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At a time when some modicum of formal gender equality has been won in many late‐capitalist societies of the West, what explains the persistence of practices that extract labor and value from women and girls while granting a “surplus” of value to men and boys? Gendered shame is a central mechanism of the apparatus that secures the continued subordination of women across a number of class and race contexts in the mediatized, late‐capitalist West. Focusing on the story of Amanda Todd, two forms of shame are distinguished. “Ubiquitous shame” is that shame that accrues to feminine existence as such, and is structured in relation to a futural temporality of redemption. “Unbounded shame” is a brute form of value‐extraction that has found its ecological niche in social media—and destroys all futural aspirations.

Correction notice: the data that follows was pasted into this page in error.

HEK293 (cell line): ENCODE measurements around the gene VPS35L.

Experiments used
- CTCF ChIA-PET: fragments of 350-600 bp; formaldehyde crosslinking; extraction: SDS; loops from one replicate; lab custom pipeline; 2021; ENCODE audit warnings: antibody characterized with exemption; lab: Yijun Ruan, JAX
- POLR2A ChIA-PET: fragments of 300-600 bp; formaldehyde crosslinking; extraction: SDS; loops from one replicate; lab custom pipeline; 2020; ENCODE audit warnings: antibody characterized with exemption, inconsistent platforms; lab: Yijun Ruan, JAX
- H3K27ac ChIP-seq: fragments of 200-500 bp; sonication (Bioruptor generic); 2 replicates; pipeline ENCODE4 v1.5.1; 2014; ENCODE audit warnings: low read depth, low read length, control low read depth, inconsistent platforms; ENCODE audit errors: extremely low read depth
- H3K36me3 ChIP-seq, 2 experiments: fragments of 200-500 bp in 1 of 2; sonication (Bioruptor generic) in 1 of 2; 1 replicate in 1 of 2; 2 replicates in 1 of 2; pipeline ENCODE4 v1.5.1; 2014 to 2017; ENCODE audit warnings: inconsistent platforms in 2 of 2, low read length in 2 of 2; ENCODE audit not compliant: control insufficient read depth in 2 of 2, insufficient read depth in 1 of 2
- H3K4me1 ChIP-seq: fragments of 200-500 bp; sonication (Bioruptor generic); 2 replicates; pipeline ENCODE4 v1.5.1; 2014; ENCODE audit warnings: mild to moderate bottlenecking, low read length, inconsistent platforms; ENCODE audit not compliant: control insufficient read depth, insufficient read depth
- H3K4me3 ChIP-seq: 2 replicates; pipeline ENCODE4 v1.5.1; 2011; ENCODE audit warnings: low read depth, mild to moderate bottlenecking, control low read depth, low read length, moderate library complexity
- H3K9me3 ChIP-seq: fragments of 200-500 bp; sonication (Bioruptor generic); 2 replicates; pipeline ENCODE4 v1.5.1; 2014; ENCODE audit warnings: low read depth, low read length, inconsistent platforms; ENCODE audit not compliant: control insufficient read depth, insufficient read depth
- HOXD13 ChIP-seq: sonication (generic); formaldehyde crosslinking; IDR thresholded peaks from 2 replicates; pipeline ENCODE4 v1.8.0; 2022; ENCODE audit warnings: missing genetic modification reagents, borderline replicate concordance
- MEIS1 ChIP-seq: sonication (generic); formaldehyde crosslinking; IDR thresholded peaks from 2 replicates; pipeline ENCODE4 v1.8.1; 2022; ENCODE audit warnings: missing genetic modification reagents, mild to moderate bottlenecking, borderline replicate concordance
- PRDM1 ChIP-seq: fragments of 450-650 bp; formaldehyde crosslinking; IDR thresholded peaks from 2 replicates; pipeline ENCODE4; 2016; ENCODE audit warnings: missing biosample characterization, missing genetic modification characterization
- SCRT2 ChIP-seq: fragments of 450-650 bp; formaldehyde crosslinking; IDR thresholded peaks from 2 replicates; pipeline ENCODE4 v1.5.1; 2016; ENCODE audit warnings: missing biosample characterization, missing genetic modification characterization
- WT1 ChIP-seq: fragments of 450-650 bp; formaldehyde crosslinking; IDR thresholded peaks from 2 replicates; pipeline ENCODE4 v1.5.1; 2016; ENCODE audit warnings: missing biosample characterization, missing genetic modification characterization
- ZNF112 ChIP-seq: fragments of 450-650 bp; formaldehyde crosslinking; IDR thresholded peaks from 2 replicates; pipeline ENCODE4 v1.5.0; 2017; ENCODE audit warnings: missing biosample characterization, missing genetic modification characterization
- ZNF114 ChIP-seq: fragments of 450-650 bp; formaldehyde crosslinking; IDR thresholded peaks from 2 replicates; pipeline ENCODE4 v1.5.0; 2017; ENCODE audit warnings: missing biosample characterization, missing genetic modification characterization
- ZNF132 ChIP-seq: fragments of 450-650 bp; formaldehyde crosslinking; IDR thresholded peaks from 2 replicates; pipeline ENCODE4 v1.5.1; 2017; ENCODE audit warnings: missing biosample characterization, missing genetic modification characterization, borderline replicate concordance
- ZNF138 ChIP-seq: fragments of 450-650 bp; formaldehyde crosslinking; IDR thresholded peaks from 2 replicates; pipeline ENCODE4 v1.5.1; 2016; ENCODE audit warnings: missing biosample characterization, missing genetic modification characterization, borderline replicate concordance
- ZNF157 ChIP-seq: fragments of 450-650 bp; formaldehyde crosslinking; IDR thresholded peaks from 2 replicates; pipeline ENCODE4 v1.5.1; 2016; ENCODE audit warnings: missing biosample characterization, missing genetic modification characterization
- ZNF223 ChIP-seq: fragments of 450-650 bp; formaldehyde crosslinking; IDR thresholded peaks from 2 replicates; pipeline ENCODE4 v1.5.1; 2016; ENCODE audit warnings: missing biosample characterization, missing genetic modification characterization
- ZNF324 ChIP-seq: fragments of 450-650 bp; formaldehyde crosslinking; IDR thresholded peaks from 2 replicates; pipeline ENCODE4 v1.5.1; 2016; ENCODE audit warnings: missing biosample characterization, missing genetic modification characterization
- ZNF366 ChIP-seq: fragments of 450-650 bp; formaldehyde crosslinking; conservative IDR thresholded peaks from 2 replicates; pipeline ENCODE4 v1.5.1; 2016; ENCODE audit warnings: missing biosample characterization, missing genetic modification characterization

For many of us, entry into motherhood involves an ambiguous visibility and intelligibility, where our acceptance into mainstream spaces as mothers entails a loss of lesbian difference. Mann explores this loss using the work of two philosophers of lesbian difference, Monique Wittig and Judith Butler. She argues that the figure of the lesbian mother is deployed on a broad cultural scale to reinvigorate and renaturaUze the myth of the happy, natural, heterosexual mother.
The lies about the reasons for the U.S. war against Iraq provoked no mass public outcry in the United States against the war. What is the process of justification for this war, a process that seems to need no reasons? Mann argues that the process of justification is not a process of rational deliberation but one of aesthetic self-constitution, of rebuilding a masculine national identity. Included is a feminist reading of the National Defense University document Shock and Awe.
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